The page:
All right AnnDee, now you got me thinking. Every other vehicle like a Ford ranger or my rzr , the shock travels less than the actual tire. On my razor it has 16 inches front travel and 18 inches rear wheel travel. The front shock is an 8 inch stroke and the rear shock is a 12 inch stroke. So the rear is a 1.5 motion ratio. 1.5 wheel travel equals 1 inch of shock travel. 12 inch shock gives you 18 inches of travel.
I just put my tape measure on the rear Jeep frame and it’s 5.75 inches to the bump stop pad. And I marked the shock. I’m going to jack up the frame and see what it does.
Yeah, it was a surprise to me too when I first realized that. I was used to double A-arm and McPherson struts where the shock and spring move less than the wheel, but a live/solid axle is a little different.
@Glamisfan thanks for actually checking, it doesn’t look like the real world results are as extreme as my calculations.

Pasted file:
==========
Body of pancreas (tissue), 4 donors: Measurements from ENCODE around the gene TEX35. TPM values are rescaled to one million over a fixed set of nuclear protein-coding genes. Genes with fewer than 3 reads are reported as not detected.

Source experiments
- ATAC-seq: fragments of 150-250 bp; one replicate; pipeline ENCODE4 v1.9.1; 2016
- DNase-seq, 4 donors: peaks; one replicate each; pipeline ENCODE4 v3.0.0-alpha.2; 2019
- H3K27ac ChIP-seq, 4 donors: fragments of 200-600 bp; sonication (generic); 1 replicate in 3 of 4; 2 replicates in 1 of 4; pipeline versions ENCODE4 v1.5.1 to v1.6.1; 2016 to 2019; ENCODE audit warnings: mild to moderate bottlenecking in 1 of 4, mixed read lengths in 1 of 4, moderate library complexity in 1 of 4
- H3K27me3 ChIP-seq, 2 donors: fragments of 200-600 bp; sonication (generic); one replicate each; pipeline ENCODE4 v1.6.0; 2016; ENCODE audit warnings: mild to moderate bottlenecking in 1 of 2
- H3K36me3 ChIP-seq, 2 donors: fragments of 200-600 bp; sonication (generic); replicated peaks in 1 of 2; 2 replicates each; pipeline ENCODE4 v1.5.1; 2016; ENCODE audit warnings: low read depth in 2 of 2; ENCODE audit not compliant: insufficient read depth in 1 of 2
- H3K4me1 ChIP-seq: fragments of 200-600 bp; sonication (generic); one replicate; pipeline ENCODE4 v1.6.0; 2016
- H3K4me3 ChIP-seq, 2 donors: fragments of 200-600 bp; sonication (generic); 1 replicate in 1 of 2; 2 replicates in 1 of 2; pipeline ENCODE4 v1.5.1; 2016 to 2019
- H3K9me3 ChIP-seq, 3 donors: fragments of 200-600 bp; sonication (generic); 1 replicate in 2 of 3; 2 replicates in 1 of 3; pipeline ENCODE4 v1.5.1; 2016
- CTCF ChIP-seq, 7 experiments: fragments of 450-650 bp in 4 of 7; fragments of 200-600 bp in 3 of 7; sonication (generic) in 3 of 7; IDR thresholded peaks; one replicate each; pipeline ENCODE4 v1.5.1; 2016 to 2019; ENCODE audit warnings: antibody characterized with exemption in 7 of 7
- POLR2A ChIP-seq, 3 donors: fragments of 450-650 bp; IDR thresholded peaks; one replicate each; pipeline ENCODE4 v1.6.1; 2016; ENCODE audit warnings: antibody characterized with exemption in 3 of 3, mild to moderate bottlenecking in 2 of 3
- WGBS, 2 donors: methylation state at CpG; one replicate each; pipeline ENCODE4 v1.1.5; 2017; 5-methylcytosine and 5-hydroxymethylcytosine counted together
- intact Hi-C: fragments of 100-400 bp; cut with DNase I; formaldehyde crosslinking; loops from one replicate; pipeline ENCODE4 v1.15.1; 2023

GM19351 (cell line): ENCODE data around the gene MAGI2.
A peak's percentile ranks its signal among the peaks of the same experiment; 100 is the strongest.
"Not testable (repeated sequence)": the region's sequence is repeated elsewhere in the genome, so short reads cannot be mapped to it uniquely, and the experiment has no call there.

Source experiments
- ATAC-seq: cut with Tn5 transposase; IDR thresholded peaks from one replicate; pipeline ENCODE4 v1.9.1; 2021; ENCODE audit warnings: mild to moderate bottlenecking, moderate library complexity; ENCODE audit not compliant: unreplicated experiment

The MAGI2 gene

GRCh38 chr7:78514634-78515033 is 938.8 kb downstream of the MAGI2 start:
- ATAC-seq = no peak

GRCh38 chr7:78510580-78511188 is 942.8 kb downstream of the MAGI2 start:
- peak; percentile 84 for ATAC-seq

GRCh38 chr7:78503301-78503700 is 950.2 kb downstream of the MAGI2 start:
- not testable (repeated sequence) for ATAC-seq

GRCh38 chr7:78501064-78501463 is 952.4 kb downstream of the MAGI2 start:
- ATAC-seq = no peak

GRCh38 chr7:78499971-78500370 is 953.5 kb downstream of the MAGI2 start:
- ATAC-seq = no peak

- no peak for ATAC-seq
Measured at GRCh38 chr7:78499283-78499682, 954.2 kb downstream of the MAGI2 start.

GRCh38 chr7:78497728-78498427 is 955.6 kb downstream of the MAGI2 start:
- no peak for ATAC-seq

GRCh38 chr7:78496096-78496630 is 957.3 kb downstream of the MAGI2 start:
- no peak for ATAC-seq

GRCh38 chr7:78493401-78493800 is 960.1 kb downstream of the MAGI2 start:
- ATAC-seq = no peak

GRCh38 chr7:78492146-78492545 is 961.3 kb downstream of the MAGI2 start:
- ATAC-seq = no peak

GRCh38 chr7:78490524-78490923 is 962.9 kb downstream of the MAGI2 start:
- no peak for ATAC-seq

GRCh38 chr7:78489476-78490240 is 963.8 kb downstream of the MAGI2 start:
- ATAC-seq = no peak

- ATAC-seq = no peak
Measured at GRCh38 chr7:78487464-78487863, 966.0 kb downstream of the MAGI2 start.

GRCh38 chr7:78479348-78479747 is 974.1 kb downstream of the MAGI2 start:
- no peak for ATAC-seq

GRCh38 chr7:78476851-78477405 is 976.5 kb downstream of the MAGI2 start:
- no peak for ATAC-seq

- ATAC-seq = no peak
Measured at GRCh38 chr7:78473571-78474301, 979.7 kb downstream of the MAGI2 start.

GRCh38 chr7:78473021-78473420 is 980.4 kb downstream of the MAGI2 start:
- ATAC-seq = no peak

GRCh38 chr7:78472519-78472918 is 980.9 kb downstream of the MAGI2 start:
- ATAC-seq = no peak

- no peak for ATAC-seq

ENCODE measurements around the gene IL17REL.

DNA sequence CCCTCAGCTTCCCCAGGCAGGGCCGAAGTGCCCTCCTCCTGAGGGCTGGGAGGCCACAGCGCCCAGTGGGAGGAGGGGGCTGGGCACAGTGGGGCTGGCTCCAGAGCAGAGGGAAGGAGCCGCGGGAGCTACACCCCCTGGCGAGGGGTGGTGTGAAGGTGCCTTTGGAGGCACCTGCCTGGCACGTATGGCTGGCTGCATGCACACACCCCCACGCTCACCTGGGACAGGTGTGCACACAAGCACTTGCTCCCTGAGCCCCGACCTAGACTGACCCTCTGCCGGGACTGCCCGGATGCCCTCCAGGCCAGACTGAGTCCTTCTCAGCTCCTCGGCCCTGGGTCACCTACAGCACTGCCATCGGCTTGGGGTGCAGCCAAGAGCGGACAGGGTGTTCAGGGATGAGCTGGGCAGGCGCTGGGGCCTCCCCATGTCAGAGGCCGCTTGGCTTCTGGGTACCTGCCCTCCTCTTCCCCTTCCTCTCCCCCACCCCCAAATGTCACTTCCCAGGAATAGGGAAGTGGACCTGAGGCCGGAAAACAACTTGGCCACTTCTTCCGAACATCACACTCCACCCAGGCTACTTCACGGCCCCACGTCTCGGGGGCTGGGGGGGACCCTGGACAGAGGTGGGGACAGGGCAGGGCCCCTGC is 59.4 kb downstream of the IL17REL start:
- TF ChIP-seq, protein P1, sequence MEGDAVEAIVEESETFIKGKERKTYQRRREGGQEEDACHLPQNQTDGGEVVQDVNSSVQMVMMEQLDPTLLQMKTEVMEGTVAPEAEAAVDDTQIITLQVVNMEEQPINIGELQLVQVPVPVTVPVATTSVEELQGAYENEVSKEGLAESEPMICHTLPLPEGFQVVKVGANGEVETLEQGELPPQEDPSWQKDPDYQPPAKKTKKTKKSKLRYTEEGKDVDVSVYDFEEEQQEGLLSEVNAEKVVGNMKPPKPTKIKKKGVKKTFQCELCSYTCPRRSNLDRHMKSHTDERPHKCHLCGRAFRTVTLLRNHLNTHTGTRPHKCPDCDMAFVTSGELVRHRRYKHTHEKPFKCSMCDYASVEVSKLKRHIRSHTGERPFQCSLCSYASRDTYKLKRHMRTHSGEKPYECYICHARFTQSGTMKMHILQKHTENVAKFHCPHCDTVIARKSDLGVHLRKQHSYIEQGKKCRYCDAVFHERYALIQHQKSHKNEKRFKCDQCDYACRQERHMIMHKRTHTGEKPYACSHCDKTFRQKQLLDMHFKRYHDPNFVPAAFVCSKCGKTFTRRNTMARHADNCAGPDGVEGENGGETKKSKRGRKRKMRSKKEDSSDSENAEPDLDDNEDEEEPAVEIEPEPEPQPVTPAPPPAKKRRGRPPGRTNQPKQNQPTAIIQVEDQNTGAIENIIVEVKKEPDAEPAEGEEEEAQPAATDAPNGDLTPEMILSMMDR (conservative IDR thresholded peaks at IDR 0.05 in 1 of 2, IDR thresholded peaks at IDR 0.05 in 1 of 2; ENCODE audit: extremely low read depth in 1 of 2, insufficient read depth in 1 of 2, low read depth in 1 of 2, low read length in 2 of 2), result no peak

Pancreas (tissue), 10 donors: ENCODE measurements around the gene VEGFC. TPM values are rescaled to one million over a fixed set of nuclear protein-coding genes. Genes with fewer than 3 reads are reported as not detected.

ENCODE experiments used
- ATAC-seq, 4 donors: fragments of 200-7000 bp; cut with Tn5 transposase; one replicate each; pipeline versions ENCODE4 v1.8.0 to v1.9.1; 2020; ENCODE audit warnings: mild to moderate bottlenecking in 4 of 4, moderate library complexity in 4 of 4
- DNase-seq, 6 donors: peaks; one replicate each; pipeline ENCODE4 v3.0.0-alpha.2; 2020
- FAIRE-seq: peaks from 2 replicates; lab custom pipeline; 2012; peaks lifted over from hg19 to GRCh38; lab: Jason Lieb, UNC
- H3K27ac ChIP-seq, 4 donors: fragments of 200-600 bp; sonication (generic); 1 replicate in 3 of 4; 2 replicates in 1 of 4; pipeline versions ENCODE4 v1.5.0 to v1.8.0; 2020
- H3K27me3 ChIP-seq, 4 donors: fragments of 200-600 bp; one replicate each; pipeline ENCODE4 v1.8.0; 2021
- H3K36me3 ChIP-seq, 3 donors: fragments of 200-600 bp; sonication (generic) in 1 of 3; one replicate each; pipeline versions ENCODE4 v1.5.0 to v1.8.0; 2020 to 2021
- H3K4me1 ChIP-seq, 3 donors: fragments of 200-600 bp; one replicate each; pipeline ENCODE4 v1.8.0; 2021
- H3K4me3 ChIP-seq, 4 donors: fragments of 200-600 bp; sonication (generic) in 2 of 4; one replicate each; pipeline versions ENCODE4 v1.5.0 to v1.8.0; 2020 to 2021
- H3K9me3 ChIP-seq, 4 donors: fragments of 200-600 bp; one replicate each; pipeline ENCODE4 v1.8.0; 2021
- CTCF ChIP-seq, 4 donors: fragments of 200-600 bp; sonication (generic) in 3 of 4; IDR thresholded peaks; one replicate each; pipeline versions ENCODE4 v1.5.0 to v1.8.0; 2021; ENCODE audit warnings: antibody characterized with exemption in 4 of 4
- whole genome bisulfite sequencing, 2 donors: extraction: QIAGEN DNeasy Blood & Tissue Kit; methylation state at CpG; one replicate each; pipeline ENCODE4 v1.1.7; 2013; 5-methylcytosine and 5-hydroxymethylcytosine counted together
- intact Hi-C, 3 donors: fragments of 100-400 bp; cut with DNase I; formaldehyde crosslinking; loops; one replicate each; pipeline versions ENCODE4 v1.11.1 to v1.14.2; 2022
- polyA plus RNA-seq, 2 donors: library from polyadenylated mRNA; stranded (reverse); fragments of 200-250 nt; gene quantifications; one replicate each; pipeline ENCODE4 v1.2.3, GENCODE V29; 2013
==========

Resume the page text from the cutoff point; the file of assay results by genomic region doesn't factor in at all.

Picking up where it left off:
I'm still gonna be researching and the next time I do my rotation I'm gonna mess around with the rear axle and see if the springs start wanting to pop off. When I did the swap to rubi springs I didn't really think of it, but I don't recall dropping the axle too far to even install the springs.
There are a couple measurement you can do before you make a selection.
Shock length at rest center to center.
To get more shock travel the shocks get longer. So you can't just pick one with more travel. If it's not centered at rest you will be limited on one side of the travel. Find one that centers up for your length and see how much travel you can get.
Distance between bump stops F/R.
The upper factory bump stop compresses, not sure how much unfortunately. At stock you will have like 4.5" of travel in the front and 6" of travel in the rear, plus compression. This will limit the spring compression and ultimately the shock compression, giving you the total travel. You can add some lower bump stops if you need to limit the travel too.
I have done a ton of research on this and found that the guys at Accutune in CA are awesome to work with. They have a set-up sheet if you really want to dig into the details, plus they can valve the shocks for your liking if you don't go for adjustable shocks.